|Artist(s):||Frank Quitely, Penciller|
|Grant Morrison, Writer|
|Art Type:||Interior Page|
|Added to Site:||2/23/2017|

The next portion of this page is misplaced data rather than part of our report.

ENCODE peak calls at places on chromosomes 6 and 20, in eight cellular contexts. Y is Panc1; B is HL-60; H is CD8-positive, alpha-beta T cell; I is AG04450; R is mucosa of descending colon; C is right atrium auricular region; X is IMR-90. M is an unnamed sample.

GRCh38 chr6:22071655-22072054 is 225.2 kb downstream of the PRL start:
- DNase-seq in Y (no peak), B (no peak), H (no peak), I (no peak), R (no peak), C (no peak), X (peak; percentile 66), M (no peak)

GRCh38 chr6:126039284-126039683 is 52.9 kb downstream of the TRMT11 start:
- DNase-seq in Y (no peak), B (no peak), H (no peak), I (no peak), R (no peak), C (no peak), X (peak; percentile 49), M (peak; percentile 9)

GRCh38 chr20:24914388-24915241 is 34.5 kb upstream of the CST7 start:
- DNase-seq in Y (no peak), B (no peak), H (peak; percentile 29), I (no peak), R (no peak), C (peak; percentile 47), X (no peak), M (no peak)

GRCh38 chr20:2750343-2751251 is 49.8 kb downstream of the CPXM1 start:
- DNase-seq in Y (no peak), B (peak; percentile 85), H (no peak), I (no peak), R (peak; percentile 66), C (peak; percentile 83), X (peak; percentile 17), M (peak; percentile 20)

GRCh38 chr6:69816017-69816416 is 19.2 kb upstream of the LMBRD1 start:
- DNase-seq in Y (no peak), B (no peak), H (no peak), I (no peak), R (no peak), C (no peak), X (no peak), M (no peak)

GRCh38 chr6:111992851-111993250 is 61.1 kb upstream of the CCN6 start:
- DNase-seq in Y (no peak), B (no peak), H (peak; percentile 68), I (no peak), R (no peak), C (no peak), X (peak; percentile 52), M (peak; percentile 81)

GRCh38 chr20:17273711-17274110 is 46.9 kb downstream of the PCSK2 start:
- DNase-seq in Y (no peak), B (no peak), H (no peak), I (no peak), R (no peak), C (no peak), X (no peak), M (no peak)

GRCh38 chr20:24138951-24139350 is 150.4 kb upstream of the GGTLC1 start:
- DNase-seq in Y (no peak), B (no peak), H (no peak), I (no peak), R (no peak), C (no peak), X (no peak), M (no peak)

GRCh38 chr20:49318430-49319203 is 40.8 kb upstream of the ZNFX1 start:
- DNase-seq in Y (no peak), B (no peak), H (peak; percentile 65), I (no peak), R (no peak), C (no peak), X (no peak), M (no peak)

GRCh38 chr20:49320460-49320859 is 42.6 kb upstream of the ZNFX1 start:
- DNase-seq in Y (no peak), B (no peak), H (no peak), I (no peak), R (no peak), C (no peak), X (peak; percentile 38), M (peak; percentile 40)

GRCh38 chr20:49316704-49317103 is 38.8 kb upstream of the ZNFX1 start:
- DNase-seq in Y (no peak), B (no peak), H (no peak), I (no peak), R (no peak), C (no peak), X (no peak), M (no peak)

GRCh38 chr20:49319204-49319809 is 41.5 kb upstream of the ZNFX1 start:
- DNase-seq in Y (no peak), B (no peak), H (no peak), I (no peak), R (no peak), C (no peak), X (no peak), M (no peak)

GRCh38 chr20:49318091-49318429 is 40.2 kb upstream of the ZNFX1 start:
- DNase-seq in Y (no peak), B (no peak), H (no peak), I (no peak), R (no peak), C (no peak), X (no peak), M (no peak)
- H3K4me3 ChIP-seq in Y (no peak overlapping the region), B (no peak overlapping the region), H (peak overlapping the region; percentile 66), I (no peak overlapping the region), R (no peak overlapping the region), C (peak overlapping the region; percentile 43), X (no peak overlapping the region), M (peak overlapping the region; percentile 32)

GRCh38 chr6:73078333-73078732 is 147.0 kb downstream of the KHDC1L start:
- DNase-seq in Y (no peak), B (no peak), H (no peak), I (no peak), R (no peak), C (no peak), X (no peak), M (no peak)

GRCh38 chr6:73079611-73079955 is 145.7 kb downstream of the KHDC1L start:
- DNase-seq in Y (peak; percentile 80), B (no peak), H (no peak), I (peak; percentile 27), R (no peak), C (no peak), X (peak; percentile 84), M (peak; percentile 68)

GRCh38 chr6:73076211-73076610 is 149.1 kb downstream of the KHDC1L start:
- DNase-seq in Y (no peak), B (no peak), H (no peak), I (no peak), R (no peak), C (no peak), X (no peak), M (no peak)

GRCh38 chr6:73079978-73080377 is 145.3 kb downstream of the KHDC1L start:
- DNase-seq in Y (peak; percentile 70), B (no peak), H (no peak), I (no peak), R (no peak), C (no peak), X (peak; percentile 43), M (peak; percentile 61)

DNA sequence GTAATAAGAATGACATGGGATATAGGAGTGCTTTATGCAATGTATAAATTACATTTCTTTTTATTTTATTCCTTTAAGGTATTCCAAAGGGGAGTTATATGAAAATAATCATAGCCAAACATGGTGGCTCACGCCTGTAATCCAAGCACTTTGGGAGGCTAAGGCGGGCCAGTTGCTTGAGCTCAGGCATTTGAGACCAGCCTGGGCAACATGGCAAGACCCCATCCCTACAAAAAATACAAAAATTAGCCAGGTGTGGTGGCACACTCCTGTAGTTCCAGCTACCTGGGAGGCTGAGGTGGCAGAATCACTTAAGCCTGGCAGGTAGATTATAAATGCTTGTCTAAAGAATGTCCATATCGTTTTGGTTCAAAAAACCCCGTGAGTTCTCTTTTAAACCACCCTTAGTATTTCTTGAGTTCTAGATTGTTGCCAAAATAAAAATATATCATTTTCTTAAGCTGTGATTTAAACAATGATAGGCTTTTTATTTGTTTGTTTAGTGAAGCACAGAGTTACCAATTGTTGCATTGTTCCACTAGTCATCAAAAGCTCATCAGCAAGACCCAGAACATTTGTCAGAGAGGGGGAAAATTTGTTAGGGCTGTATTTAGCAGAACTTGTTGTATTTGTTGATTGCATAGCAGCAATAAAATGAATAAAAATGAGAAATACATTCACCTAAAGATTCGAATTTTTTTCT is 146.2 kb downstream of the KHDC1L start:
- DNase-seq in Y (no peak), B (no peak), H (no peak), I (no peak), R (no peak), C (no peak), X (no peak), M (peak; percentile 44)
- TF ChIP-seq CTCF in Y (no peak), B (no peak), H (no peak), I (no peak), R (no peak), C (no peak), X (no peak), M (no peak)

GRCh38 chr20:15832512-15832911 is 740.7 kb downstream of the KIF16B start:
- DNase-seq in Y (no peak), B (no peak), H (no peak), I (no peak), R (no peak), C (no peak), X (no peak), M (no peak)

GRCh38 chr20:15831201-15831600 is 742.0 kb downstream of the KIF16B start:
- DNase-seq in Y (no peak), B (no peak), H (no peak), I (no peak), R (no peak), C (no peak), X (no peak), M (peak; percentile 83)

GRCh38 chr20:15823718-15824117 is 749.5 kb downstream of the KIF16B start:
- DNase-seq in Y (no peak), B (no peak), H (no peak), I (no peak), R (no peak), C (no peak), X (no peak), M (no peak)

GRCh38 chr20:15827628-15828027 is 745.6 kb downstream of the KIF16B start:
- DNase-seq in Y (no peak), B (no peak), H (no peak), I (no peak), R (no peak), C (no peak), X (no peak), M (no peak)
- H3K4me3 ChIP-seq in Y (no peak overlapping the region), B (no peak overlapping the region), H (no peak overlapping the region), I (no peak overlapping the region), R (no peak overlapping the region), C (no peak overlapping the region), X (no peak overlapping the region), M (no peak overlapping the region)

ALL STAR SUPERMAN (2007) by Grant Morrison & Frank Quitely. Issue #7, Page 3: Earth's New Champions. Graphite on board. Signed by Grant Morrison. 11" x 17" $3,000. This might be the only available page from All-Star Superman, and one of only a very few Frank Quitely published pages on the market. Superman is not an easy character to write. He is basically an invulnerable boy scout, and there are few things less interesting than perfect people who can’t be hurt. How do you make Superman interesting again? You hire Grant Morrison. Grant Morrison had an epiphany outside the San Diego Comicon. He saw a fan dressed like Superman perched with one knee drawn up, and with his chin resting on his arms in a pose of pure relaxation. He realized that this is how Superman would sit, not with his chest puffed and his elbows bent with his fists on his hips. “If nothing can hurt you, you can afford to be cool,” and so Morrison rushed back to his hotel room and filled dozens of notebook pages with drawings and ideas. Six years later, DC was ready to hand the Man of Steel over to Morrison and the artist of his choice. Grant chose frequent collaborator Frank Quitely to restore Superman to his “pre-eminent place as the greatest superhero of all.” And that’s just exactly what they did. All-Star Superman is like a love letter written by God to comic fans all ages. It is a timeless work that channels absolutely every creative team that has contributed to the storied history of the Last Son of Krypton, but with all those elements boiled down to the bare essentials. It is tragic, nostalgic, heroic and hip. It’s a twelve issue reward for fandom, and after reading it, you’ll love Superman but discover the bittersweet truth that nothing will ever be better than this. If Watchmen was the final word on costumed heroes, All-Star Superman is the silence before the resurrection and a genuine miracle in its own right. All-Star Superman won the Eagle Award in 2007 for Favourite Colour Comic Book: American, after winning Favourite Writer, Favourite New Comic Book, and Roll of Honour Award for Grant Morrison in 2006. It won the Harvey Awards for Best Artist and Best Single Issue, and three Eisner Awards for Best New Series (2006), and Best Continuing Series (2007 & 2009). This page has all the elements that let you know this is a Morrison/Quitely collaboration: 1) nobody draws Lois Lane like Frank Quitely; 2) the “Earth’s New Champions” headline featuring the Kryptonians is unique to Morrison; 3) the deco architecture of the Daily Planet building harkens back to the skyscraper era that erected the Chrystler and Empire State Buildings, very much symbols of the New York City (Metropolis) skyline when Action Comics #1 was first published; and 4) Clark Kent’s robust physique, which no reasonable person could mistake for anyone else but Superman, despite all of his oafish compensation. It’s a beautiful story page, with multiple panels rendered by one of the medium’s best artists for which both creators won multiple awards. Frank Quitely's Lois Lane is one of the best marriages of artist and character since Dave Stevens drew Bettie Page into his Rocketeer comic thirty years ago.
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